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Purdue's Push to Innovate for Airports, 6G and More

Officials say plans to turn Purdue's Discovery Park District and the university into a focal point for emerging tech research and development efforts have made major progress in recent months.

Purdue University, the Purdue Research Foundation, the Purdue for Life Foundation and Varcity recently announced plans to establish a wellness-infused residential development in the Discovery Park District, shown in this rendered image. (Image from Purdue website)
Ongoing efforts to turn Purdue University and its 400-acre Discovery Park District into a testbed for emerging 6G technologies have made major progress in recent months, including planning, construction and research partnerships, officials say.

According to David Broecker, chief innovation and collaboration officer for the Purdue Research Foundation, the dream of turning the district into a tech research hub has been years in the making, but plans didn’t begin to materialize until after the peak of the COVID-19 pandemic. Now, he said, the district is really taking shape, through capital projects such as the construction of wellness-focused residential developments, as well as tech upgrades to Purdue University Airport, both announced in March.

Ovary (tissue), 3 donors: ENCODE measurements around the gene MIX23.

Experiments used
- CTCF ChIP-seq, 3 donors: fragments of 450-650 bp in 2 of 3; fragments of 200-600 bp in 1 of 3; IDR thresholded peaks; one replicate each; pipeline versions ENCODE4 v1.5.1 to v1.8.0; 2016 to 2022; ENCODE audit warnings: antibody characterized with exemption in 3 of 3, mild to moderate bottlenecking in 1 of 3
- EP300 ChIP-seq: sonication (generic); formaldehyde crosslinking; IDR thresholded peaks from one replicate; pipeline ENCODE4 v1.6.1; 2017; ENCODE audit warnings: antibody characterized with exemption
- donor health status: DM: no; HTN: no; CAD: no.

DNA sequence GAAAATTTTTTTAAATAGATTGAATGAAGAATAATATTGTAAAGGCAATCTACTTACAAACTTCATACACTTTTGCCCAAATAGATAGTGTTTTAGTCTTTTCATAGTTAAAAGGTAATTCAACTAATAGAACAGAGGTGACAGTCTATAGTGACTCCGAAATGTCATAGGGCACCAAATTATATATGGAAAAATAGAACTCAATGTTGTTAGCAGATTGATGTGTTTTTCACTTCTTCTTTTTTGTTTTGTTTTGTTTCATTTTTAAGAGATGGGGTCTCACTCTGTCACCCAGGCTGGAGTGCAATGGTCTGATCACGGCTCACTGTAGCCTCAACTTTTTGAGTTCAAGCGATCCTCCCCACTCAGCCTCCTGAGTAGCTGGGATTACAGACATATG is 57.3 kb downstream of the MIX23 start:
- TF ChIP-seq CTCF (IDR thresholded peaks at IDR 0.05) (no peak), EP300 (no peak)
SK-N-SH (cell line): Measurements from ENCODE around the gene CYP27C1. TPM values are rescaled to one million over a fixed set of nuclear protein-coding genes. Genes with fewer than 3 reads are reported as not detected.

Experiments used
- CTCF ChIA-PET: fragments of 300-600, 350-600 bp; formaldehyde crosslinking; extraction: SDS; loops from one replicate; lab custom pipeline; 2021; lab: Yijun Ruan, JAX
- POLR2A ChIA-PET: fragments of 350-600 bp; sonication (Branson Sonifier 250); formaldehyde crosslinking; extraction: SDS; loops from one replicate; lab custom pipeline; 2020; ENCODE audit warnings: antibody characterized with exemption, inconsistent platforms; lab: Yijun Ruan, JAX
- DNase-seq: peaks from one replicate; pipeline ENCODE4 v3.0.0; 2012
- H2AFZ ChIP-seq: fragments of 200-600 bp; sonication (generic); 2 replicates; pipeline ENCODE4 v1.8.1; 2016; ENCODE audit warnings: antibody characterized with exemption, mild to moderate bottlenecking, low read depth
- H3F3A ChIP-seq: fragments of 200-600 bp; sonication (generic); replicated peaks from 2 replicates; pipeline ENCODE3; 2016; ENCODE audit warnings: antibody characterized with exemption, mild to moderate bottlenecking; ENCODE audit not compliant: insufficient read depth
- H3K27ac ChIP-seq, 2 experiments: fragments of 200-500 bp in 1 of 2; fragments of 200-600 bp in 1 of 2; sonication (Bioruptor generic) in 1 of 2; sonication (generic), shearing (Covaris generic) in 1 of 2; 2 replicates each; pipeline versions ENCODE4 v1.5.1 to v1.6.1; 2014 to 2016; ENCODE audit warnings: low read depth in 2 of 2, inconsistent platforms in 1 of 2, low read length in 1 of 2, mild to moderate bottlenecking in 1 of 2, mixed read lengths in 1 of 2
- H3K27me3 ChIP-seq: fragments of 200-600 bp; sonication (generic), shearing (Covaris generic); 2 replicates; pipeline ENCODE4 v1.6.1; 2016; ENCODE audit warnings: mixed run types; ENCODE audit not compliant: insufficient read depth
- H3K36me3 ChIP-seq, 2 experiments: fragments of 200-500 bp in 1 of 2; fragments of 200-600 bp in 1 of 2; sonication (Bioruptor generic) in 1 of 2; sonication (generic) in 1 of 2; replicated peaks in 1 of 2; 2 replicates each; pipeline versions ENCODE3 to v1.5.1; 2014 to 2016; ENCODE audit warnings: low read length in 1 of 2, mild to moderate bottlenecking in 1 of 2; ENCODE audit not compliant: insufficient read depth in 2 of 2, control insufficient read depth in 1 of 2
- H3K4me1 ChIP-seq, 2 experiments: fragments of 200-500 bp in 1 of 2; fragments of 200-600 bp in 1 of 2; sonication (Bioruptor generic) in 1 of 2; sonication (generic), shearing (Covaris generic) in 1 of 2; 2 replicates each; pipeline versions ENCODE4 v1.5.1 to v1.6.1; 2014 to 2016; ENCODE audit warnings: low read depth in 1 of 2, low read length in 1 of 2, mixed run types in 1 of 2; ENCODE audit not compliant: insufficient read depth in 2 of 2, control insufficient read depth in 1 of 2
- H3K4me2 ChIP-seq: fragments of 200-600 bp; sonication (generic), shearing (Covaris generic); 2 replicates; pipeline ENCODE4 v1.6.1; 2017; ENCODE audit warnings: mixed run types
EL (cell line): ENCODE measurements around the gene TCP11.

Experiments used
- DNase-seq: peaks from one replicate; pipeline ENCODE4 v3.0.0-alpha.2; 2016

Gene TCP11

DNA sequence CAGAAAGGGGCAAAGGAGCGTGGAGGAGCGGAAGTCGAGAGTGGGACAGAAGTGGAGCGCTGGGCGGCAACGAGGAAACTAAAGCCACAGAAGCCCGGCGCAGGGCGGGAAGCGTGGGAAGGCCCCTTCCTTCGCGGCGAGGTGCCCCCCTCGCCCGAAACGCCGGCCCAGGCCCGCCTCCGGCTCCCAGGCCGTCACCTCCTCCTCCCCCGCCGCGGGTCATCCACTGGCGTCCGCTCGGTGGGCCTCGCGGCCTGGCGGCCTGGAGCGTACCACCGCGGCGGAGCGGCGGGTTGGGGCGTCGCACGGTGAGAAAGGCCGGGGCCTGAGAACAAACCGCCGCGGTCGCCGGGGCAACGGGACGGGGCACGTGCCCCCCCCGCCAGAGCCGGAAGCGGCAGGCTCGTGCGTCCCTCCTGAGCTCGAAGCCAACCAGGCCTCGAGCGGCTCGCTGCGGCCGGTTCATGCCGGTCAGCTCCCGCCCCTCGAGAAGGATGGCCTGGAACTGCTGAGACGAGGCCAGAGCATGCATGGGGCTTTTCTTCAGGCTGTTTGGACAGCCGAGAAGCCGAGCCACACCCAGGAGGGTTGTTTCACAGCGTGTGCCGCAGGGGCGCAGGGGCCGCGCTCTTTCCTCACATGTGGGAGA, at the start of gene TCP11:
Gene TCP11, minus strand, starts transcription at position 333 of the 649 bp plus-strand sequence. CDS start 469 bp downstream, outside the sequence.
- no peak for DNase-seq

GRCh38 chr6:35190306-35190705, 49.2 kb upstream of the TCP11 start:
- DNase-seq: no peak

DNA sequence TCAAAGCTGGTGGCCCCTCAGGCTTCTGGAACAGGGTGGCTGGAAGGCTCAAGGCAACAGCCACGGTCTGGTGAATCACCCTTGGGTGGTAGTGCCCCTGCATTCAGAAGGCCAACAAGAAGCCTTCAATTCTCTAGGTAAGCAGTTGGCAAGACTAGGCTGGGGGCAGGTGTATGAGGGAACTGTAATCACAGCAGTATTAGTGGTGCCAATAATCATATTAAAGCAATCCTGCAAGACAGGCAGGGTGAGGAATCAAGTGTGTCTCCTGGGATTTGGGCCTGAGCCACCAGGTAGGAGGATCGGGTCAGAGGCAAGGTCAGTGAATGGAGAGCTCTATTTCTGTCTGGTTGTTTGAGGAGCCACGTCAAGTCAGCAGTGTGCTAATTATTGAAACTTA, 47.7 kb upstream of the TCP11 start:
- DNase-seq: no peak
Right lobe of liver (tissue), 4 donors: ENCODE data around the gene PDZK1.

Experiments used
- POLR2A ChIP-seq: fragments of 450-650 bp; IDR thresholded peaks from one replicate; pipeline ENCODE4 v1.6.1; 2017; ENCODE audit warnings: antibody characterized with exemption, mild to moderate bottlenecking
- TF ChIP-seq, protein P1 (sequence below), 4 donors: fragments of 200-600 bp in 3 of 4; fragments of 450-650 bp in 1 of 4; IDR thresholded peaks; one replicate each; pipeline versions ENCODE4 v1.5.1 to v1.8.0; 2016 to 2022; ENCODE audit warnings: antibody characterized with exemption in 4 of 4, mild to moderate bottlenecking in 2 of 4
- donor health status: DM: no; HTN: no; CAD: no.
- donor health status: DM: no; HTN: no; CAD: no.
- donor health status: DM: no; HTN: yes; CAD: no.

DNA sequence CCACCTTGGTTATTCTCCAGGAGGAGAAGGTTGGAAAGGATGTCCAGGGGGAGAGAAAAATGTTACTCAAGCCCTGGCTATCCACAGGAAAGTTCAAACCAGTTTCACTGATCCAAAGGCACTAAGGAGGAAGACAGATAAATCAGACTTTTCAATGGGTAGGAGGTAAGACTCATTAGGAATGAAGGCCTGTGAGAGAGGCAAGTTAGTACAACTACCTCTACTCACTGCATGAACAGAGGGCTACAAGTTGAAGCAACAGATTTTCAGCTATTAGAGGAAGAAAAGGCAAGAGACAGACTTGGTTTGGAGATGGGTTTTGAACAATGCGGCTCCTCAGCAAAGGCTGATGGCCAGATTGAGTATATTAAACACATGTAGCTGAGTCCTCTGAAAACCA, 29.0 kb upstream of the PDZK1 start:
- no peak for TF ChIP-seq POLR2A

Broecker said these announcements are among the major milestones in Purdue’s Lab to Life initiative, first announced in 2021, which plans to attract private tech industry partners to the university in order to spur research and development efforts in emerging tech fields such as autonomous technologies, advanced semiconductors and artificial intelligence, as well as to turn Discovery Park into the country’s first at-scale 6G network deployment zone. He added that nearly 70 percent of Discovery Park has been committed for capital projects.